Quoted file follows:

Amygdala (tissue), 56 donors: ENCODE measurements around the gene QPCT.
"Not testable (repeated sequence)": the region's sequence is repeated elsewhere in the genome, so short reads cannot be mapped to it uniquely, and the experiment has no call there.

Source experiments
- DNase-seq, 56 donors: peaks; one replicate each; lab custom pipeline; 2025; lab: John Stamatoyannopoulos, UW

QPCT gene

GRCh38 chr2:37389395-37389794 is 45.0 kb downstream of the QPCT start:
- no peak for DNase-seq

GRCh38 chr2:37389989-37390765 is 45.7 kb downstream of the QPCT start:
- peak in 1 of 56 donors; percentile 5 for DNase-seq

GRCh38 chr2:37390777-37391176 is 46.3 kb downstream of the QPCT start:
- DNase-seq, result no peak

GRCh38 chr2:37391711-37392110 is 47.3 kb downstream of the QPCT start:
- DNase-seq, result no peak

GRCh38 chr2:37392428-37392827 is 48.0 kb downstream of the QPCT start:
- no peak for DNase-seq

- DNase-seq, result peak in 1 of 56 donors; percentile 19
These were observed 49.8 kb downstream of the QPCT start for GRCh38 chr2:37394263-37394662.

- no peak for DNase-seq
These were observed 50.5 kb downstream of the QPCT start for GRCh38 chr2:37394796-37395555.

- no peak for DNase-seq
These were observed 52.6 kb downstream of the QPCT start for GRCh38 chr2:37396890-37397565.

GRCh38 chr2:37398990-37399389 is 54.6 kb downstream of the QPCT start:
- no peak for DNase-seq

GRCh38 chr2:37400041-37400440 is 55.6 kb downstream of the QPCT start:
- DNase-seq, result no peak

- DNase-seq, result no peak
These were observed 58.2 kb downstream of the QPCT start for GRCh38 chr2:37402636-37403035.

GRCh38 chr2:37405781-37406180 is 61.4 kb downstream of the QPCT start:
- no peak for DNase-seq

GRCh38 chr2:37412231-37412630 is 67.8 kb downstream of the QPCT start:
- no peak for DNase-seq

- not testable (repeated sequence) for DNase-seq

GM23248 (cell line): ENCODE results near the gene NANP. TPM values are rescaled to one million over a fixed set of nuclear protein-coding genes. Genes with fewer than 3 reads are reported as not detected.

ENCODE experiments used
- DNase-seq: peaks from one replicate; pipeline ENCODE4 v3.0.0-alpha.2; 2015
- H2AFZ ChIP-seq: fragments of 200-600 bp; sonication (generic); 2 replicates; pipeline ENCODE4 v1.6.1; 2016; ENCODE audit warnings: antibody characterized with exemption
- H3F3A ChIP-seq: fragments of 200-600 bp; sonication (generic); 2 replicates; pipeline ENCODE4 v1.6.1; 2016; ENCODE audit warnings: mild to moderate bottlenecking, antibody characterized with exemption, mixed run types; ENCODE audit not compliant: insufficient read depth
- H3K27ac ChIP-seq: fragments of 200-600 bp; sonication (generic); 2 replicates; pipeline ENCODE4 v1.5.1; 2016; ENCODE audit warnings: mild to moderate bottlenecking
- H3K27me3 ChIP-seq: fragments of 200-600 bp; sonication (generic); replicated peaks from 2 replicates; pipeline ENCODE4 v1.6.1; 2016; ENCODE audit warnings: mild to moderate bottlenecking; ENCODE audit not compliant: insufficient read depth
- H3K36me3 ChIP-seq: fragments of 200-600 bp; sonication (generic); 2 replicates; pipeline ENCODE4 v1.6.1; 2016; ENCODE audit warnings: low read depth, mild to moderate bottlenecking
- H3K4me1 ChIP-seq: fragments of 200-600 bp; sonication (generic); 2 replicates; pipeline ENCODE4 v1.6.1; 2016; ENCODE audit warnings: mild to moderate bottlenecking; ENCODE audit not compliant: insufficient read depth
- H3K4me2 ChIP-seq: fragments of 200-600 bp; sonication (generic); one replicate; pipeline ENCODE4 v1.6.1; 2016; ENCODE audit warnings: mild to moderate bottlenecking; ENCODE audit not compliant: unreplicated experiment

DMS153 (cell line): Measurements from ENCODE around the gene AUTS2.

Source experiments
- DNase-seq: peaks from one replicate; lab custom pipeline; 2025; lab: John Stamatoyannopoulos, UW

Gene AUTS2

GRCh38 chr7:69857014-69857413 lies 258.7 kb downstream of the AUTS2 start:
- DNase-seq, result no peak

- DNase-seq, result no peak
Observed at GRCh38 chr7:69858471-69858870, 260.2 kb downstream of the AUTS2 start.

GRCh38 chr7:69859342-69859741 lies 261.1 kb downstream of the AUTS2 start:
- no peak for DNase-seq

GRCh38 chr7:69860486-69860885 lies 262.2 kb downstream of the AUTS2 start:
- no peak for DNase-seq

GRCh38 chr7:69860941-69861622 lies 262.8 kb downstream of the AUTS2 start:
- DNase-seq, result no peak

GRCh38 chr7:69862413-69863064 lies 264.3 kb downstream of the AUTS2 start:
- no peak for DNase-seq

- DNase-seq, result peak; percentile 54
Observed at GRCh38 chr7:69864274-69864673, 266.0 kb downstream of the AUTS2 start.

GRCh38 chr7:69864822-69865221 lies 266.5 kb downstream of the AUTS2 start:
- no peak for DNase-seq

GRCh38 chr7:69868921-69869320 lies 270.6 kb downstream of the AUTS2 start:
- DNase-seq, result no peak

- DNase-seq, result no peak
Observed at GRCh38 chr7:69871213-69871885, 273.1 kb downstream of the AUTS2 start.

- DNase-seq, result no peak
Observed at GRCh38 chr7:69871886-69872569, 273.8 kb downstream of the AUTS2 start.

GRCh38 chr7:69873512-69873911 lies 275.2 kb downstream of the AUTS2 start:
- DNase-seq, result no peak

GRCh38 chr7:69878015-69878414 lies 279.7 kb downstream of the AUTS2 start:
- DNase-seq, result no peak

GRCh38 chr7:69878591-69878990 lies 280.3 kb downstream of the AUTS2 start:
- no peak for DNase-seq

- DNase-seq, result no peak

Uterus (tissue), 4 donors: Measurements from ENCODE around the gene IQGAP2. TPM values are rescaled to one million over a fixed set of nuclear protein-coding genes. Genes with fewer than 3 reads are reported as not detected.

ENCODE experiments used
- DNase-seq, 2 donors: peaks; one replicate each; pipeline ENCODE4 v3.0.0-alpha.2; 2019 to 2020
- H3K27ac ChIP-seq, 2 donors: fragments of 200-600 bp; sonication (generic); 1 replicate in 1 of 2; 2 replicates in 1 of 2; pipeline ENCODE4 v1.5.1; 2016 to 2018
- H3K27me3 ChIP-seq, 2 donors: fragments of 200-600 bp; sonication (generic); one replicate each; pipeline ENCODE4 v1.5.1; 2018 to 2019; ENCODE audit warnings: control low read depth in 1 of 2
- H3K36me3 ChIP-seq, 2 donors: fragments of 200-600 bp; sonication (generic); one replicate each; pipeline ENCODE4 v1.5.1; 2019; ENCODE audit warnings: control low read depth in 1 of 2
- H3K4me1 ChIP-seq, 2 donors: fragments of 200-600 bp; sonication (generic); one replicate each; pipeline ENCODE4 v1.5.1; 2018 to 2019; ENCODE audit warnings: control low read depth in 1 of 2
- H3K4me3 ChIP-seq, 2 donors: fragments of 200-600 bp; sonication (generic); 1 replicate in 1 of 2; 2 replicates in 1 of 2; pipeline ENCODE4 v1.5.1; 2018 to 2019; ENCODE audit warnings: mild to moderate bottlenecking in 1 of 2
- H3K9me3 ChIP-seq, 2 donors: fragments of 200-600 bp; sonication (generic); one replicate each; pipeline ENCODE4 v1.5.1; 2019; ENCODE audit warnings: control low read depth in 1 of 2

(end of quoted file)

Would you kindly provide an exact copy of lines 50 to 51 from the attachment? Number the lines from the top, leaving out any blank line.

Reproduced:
Observed at GRCh38 chr7:69858471-69858870, 260.2 kb downstream of the AUTS2 start.

GRCh38 chr7:69859342-69859741 lies 261.1 kb downstream of the AUTS2 start: